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Hats off for towns that hurt

Lee Kernaghan : doing for country communities what politicians can't or won't

Story: John Elliot

ImageTo the uninitiated, Lee Kernaghan seems a typical contemporary country music star. Ruggedly handsome. Cool. Confident with his success. Predicably dressed. A legion of adoring fans.

Someone who has successfully crossed the boundary between modern country music and rock.

But scratch the surface and you'll find Lee Kernaghan is no archetype.

Sure, he's found a formula that works. And yes, he's developed a highly marketable image.

Take him out of this aura, however, and there's a bloke on a mission.

A bushie through and through who passionately taking up the fight for the people, towns and communities he sings about, and who is determined that rural Australia has access to services and facilities that citysiders take for granted.

In a way, he's doing for country communities what politicians can't or won't.

What began as a vague idea just two years ago has become a groundswell, with every town in Australia trying to get in on Lee's community service act.

Image"Initially I wanted to get a couple of musicians to come with me to the bush, play some little pubs and pass the hat around to leave some of the dollars behind for whatever the cause may be," he says of what became his 1998 Pass the Hat Around Australia Tour.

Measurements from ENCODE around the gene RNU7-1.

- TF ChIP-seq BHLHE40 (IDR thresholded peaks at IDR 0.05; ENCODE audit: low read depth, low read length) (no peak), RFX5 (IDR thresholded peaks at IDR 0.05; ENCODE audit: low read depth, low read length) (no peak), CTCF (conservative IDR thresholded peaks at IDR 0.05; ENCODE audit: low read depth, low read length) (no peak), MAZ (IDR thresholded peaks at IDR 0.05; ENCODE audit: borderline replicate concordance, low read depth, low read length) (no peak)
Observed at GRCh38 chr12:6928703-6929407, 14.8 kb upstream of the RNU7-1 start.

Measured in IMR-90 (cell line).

When John Laws put the idea to his national radio audience, a torrent of faxes and letters arrived.

"I then realised there were some huge needs in the bush and playing in the local pub wouldn't be enough," Lee admits.

"As a fund raiser I knew I would have to take the idea into the open environment."

He did - with so much success that Lee's second Pass the Hat Around Australia Tour is ready to roll, if not rock too.

The first tour in late 1998 raised almost $250,000 for communities in five states. Story end

Full story Issue 9, February/March 2000

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